A local developer is being sued by one of his tenants for allegedly changing the rules of a deal that would have allowed low-income tenants to purchase their homes for just $1.
A deal made in 1992 between developer Israel Roizman and a state housing agency stated that Roizman could collect rents for 91 homes but would sell the properties to the existing tenants for $1 in 2008.
"The contract specifically says that at the end of 15 years if you are considered to be a low-income person than you may purchase the property you're living in for the sum of one dollar," said attorney Geoffrey Seay who represents resident Carolyn Bethea.
Bethea was one of those residents who reportedly paid the dollar to buy her home.
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"That dream just seemed to go out the window," she said.
Bethea, who lived in one of Israel Roizman’s properties for nearly two decades, filed a class-action lawsuit after she was forced to move to a smaller unit last year after not being sold her home for the agreed price.
The stumbling point was that Roizman claims that residents need to pick up mortgage payments, said Seay.
Roizman collected over $5 million in rent including government subsidies under the federal low-income housing code, but he says the buyers will now have to pay a share of the $7 million in mortgages that he owes on the properties, according to the Courier Post.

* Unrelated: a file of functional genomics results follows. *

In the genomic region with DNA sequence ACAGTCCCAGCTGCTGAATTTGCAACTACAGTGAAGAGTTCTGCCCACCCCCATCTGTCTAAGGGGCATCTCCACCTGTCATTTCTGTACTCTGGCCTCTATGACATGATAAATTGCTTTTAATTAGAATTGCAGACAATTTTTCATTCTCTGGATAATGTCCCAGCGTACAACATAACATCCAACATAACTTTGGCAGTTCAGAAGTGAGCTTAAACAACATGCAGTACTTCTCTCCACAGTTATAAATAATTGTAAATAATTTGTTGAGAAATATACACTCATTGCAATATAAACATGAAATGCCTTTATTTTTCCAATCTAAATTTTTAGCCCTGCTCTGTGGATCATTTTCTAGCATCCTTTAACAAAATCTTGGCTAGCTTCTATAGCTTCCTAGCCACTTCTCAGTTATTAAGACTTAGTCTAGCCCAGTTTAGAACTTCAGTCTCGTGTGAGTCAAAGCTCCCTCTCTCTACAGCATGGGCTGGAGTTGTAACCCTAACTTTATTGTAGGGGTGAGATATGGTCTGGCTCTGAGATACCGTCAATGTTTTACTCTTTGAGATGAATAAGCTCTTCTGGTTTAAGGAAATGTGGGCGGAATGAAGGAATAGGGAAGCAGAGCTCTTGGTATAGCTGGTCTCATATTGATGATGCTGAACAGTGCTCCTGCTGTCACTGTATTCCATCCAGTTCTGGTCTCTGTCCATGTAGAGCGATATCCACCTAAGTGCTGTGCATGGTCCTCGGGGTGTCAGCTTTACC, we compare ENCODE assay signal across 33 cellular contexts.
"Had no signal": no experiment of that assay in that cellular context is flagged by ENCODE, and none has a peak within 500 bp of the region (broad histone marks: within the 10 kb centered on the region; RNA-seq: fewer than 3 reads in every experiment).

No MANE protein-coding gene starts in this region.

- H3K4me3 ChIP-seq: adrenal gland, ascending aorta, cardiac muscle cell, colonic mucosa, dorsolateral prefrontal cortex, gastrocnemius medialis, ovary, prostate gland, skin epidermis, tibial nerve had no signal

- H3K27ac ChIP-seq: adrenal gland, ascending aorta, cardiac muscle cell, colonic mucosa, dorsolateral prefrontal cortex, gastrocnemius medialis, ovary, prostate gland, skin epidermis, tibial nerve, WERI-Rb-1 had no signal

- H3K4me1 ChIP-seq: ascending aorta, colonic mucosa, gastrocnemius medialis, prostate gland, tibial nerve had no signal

“I’m prepared for taxes, but not for no mortgage,” Bethea told the Courier Post.
The original deal is being upheld, according to Roizman's attorney Leon Sokol. For tenants to still buy the homes they would need to certify that they are low-income and assume the remaining costs of the mortgages.
Property taxes, water and sewer charges and homeowners insurance would also need to be paid, according to the Courier Post.
Tenants have the support of Cooper University Hospital, located next to some homes in question, which says it is committed to the well being of the community and the revitalization of the neighborhoods.
“We believe Roizman should transfer the homes to any tenant who qualifies for $1 without a mortgage,” said Cooper Foundation President Susan Bass Levin. “We will continue to encourage the state and Mr. Roizman to settle this problem.”